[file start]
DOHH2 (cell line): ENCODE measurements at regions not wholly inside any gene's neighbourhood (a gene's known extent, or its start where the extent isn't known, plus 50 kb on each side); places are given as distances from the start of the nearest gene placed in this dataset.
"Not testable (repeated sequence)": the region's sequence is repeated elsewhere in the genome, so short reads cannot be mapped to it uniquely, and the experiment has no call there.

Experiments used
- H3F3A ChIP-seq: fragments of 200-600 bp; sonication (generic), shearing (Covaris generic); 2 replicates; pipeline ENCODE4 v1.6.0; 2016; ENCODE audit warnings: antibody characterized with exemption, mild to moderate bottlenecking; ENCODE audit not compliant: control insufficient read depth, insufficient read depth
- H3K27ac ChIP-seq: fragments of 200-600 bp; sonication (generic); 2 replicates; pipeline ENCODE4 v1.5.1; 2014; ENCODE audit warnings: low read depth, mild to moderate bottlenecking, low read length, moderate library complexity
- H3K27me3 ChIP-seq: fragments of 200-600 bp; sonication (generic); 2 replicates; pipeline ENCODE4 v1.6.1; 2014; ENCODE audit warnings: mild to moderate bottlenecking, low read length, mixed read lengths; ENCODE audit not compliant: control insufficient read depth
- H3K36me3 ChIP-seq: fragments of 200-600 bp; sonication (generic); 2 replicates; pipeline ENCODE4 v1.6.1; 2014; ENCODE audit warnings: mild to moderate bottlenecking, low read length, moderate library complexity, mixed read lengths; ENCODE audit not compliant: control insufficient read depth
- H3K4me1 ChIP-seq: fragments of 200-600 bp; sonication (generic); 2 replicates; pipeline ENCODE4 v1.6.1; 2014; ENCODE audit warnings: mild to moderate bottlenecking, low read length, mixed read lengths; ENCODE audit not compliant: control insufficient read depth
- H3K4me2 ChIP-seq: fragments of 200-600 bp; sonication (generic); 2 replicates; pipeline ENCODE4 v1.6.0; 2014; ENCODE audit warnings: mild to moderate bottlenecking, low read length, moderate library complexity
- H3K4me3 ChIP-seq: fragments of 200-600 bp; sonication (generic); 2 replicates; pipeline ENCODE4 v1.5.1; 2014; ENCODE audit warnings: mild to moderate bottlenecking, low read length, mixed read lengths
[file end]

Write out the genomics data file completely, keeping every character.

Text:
DOHH2 (cell line): ENCODE measurements at regions not wholly inside any gene's neighbourhood (a gene's known extent, or its start where the extent isn't known, plus 50 kb on each side); places are given as distances from the start of the nearest gene placed in this dataset.
"Not testable (repeated sequence)": the region's sequence is repeated elsewhere in the genome, so short reads cannot be mapped to it uniquely, and the experiment has no call there.

Experiments used
- H3F3A ChIP-seq: fragments of 200-600 bp; sonication (generic), shearing (Covaris generic); 2 replicates; pipeline ENCODE4 v1.6.0; 2016; ENCODE audit warnings: antibody characterized with exemption, mild to moderate bottlenecking; ENCODE audit not compliant: control insufficient read depth, insufficient read depth
- H3K27ac ChIP-seq: fragments of 200-600 bp; sonication (generic); 2 replicates; pipeline ENCODE4 v1.5.1; 2014; ENCODE audit warnings: low read depth, mild to moderate bottlenecking, low read length, moderate library complexity
- H3K27me3 ChIP-seq: fragments of 200-600 bp; sonication (generic); 2 replicates; pipeline ENCODE4 v1.6.1; 2014; ENCODE audit warnings: mild to moderate bottlenecking, low read length, mixed read lengths; ENCODE audit not compliant: control insufficient read depth
- H3K36me3 ChIP-seq: fragments of 200-600 bp; sonication (generic); 2 replicates; pipeline ENCODE4 v1.6.1; 2014; ENCODE audit warnings: mild to moderate bottlenecking, low read length, moderate library complexity, mixed read lengths; ENCODE audit not compliant: control insufficient read depth
- H3K4me1 ChIP-seq: fragments of 200-600 bp; sonication (generic); 2 replicates; pipeline ENCODE4 v1.6.1; 2014; ENCODE audit warnings: mild to moderate bottlenecking, low read length, mixed read lengths; ENCODE audit not compliant: control insufficient read depth
- H3K4me2 ChIP-seq: fragments of 200-600 bp; sonication (generic); 2 replicates; pipeline ENCODE4 v1.6.0; 2014; ENCODE audit warnings: mild to moderate bottlenecking, low read length, moderate library complexity
- H3K4me3 ChIP-seq: fragments of 200-600 bp; sonication (generic); 2 replicates; pipeline ENCODE4 v1.5.1; 2014; ENCODE audit warnings: mild to moderate bottlenecking, low read length, mixed read lengths